1. 6.6.1 Generating facets for multiple taxonomies
      2. 6.6.2 Generating facets using wordlists
      3. 6.6.3 Creating facets from regular expressions
      4. 6.6.4 Creating facets with Content Classification user hooks
      5. 6.6.5 Creating facets with the UIMA client hooks
    7. 6.7 Reviewing and auditing archived emails and documents
      1. 6.7.1 Reviewing results of Content Collector’s automatic classification
      2. 6.7.2 Manual audit and feedback
      3. 6.7.3 Deferred feedback
      4. 6.7.4 Pitfalls of feedback
      5. 6.7.5 Using representative datasets
      6. 6.7.6 Review and feedback through the Classification Center
      7. 6.7.7 Inspection and feedback through the Email Client integration
    8. 6.8 Use case 2: Email archiving with content classification
      1. 6.8.1 The decision plan
      2. 6.8.2 The task route
      3. 6.8.3 Upgrading to use case 3
    9. 6.9 Considerations and guidelines
      1. 6.9.1 Preferred practices
      2. 6.9.2 Limitation considerations
    10. 6.10 Conclusion
  10. Chapter 7. Records management integration
    1. 7.1 Options for classifying and declaring records
      1. 7.1.1 Simple retention management versus record declaration
      2. 7.1.2 Determining classification
      3. 7.1.3 Use cases and examples
    2. 7.2 Record declaration requirements
      1. 7.2.1 Prerequisites for record declaration
      2. 7.2.2 Content must be archived before declaration
      3. 7.2.3 Essential information for record declaration
    3. 7.3 Basic record declaration from a Content Collector task route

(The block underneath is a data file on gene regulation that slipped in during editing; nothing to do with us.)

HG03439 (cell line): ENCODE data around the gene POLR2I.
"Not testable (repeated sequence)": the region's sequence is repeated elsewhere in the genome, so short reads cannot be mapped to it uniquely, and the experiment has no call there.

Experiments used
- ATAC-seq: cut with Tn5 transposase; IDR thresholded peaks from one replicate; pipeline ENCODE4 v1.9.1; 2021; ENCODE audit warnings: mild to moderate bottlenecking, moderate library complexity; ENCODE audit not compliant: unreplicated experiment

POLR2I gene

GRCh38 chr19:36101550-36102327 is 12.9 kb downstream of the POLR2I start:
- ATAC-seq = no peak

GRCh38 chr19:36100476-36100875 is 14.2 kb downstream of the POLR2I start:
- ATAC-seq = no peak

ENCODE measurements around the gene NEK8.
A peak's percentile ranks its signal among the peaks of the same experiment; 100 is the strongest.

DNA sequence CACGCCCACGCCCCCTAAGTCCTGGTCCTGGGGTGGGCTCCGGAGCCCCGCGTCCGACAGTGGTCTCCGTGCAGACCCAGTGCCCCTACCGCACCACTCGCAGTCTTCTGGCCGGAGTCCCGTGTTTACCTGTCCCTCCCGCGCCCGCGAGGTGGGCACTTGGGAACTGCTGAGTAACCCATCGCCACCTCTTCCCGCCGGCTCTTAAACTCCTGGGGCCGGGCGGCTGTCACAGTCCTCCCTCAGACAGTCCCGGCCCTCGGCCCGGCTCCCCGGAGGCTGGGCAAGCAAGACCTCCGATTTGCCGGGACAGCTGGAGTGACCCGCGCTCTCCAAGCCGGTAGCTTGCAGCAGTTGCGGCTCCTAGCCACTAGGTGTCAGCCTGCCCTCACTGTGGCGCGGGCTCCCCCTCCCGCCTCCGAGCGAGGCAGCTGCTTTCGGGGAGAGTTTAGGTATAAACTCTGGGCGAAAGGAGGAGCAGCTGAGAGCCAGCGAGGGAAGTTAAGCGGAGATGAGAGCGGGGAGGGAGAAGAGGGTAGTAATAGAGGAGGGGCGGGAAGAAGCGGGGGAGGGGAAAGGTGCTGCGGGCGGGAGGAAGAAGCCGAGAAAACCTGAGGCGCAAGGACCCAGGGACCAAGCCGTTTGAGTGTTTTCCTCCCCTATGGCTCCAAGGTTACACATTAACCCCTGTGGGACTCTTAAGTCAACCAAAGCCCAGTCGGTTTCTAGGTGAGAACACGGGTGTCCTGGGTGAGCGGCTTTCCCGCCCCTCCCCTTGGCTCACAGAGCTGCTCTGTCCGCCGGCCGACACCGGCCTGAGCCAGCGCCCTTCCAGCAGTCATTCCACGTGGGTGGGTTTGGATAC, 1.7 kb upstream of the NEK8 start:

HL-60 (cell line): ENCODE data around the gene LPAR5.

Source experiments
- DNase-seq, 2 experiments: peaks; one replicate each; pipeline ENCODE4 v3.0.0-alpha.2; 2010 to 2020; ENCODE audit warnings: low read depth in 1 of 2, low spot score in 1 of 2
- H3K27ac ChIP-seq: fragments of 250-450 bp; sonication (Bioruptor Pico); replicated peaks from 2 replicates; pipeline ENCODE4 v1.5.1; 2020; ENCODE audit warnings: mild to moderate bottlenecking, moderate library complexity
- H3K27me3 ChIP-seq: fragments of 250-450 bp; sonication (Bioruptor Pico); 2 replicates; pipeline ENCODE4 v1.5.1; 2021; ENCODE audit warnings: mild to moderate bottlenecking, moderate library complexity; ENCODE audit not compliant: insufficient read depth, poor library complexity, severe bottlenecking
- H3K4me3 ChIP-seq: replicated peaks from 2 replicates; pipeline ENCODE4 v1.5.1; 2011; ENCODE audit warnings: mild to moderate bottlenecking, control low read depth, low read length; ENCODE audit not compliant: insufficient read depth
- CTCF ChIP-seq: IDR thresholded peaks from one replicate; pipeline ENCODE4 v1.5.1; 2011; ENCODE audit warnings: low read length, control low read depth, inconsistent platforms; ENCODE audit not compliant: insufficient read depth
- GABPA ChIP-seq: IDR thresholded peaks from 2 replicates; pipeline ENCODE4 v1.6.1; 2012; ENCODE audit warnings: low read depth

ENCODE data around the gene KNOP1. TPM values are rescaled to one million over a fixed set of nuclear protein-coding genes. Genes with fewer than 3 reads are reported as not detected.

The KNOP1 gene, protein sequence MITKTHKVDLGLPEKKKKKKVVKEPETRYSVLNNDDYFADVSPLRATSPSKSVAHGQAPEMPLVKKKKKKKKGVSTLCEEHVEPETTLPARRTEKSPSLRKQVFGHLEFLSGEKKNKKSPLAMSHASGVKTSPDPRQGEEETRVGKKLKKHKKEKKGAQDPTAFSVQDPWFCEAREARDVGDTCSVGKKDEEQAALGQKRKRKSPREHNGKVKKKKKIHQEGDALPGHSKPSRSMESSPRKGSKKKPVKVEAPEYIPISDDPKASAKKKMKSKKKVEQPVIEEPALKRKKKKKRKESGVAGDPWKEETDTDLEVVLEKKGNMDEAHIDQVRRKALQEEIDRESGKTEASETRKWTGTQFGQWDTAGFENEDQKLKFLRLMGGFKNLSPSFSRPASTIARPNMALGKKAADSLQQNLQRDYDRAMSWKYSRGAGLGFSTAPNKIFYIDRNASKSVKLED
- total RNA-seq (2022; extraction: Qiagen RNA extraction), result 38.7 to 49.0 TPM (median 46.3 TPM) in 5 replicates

1. 7.3.1 Enabling archived documents for declaration
      2. 7.3.2 Content Collector P8 Declare Record task overview
      3. 7.3.3 Configuring record classification - options
      4. 7.3.4 Configuring property mapping - options
      5. 7.3.5 Which options to use
      6. 7.3.6 Determining record classification
      7. 7.3.7 Task route templates for record declaration
    4. 7.4 Use case 3: Email archiving with records declaration
      1. 7.4.1 Deciding which content to declare
      2. 7.4.2 Archiving the content
      3. 7.4.3 Configuring record declaration
      4. 7.4.4 Results in Enterprise Records
      5. 7.4.5 Including logic to handle intermittent failure
    5. 7.5 Use case 4: File system archiving with records declaration
      1. 7.5.1 Scenario and overview
      2. 7.5.2 Deciding which content to declare
      3. 7.5.3 Separating documents for declaration
      4. 7.5.4 Creating the document in P8
      5. 7.5.5 Configuring record declaration
      6. 7.5.6 Post processing
      7. 7.5.7 Results in Enterprise Records
    6. 7.6 Considerations and guidelines
      1. 7.6.1 Preferred practices
      2. 7.6.2 Limitations
      3. 7.6.3 Declaring a version series
      4. 7.6.4 Using deduplication for files
      5. 7.6.5 Considerations for email
      6. 7.6.6 Considerations for large volumes
      7. 7.6.7 Declaring records after content has been archived
    7. 7.7 Conclusion
  11. Chapter 8. IBM Connections integration
    1. 8.1 Configuring IBM Connections for IBM Content Collector
      1. 8.1.1 Setting up user permissions
      2. 8.1.2 Scale out and backup considerations
    2. 8.2 Archiving a subset of content
      1. 8.2.1 Content filtering for IBM Connections
      2. 8.2.2 Archiving past content from a specific person
    3. 8.3 Configuring eDiscovery Manager for IBM Connections
      1. 8.3.1 Viewing IBM Connections documents in eDiscovery Manager
      2. 8.3.2 Extending searching capabilities
      3. 8.3.3 Considerations for eDiscovery Manager document export
      4. 8.3.4 Conclusion
  12. Related publications
    1. IBM Redbooks
    2. Online resources
    3. Help from IBM
  13. Back cover